V.  The following slightly older article should be thought-provoking on connections between religion and Advance Care Planning.

Garrido, M. M., Idler, E. L., Leventhal, H. and Carr, D. "Pathways from religion to advance care planning: beliefs about control over length of life and end-of-life values." Gerontologist 53, no. 5 (October 2013): 801-816. [(Abstract:) PURPOSE OF THE STUDY: To evaluate the extent to which religious affiliation and self-identified religious importance affect advance care planning (ACP) via beliefs about control over life length and end-of-life values. DESIGN AND METHODS: Three hundred and five adults aged 55 and older from diverse racial and socioeconomic groups seeking outpatient care in New Jersey were surveyed. Measures included discussion of end-of-life preferences; living will (LW) completion; durable power of attorney for healthcare (DPAHC) appointment; religious affiliation; importance of religion; and beliefs about who/what controls life length, end-of-life values, health status, and sociodemographics. RESULTS: Of the sample, 68.9% had an informal discussion and 46.2% both discussed their preferences and did formal ACP (LW and/or DPAHC). Conservative Protestants and those placing great importance on religion/spirituality had a lower likelihood of ACP. These associations were largely accounted for by beliefs about God's controlling life length and values for using all available treatments. IMPLICATIONS: Beliefs and values about control account for relationships between religiosity and ACP. Beliefs and some values differ by religious affiliation. As such, congregations may be one nonclinical setting in which ACP discussions could be held, as individuals with similar attitudes toward the end of life could discuss their treatment preferences with those who share their views.] [This article was featured as our November 2013 Article-of-the-Month.]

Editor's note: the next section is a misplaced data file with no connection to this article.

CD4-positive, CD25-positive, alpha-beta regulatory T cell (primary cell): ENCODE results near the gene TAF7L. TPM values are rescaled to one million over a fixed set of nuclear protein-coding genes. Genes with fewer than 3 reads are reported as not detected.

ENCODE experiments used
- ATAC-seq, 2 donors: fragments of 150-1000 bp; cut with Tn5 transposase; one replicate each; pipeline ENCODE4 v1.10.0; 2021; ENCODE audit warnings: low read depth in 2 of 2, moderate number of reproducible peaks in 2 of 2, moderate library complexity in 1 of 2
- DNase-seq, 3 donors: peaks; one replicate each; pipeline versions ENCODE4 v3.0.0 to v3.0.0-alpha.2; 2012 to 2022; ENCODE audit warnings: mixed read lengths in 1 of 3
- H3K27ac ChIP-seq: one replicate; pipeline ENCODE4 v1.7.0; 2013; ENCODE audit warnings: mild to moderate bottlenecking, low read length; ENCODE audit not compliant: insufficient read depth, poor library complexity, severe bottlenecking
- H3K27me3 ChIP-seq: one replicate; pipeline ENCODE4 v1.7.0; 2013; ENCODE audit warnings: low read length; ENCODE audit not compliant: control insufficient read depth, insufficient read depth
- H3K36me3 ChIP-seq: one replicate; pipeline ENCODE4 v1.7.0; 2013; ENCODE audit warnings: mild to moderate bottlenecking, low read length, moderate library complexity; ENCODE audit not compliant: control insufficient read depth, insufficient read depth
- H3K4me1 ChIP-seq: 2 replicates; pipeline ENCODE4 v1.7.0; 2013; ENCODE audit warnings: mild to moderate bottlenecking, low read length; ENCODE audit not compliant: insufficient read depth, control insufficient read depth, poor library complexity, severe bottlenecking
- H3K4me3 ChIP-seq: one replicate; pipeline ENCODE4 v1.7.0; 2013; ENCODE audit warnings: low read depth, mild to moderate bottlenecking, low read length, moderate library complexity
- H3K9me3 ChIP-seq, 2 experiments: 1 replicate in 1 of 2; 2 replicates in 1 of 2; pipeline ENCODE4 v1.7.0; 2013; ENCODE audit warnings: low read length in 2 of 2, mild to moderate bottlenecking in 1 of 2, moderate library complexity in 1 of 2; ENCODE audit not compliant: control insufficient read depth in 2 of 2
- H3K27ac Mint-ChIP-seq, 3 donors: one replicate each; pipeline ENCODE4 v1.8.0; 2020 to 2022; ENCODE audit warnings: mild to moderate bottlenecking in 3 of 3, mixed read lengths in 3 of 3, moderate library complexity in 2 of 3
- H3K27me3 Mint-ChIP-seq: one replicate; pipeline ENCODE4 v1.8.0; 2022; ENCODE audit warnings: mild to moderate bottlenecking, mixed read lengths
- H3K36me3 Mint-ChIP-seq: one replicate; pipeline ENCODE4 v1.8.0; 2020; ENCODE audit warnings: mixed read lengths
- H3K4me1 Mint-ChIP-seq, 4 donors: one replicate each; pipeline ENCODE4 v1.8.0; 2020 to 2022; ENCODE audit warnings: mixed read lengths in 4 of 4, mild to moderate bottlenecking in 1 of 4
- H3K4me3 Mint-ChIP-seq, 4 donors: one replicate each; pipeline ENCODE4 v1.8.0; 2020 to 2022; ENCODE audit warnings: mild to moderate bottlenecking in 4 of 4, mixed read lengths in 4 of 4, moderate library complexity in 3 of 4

VI.  In 2018, the National Association of Catholic Chaplains, which participated in our featured study, devoted virtually a whole issue of its Vision publication to commentary pieces regarding chaplains and Advance Care Planning. The issue is available online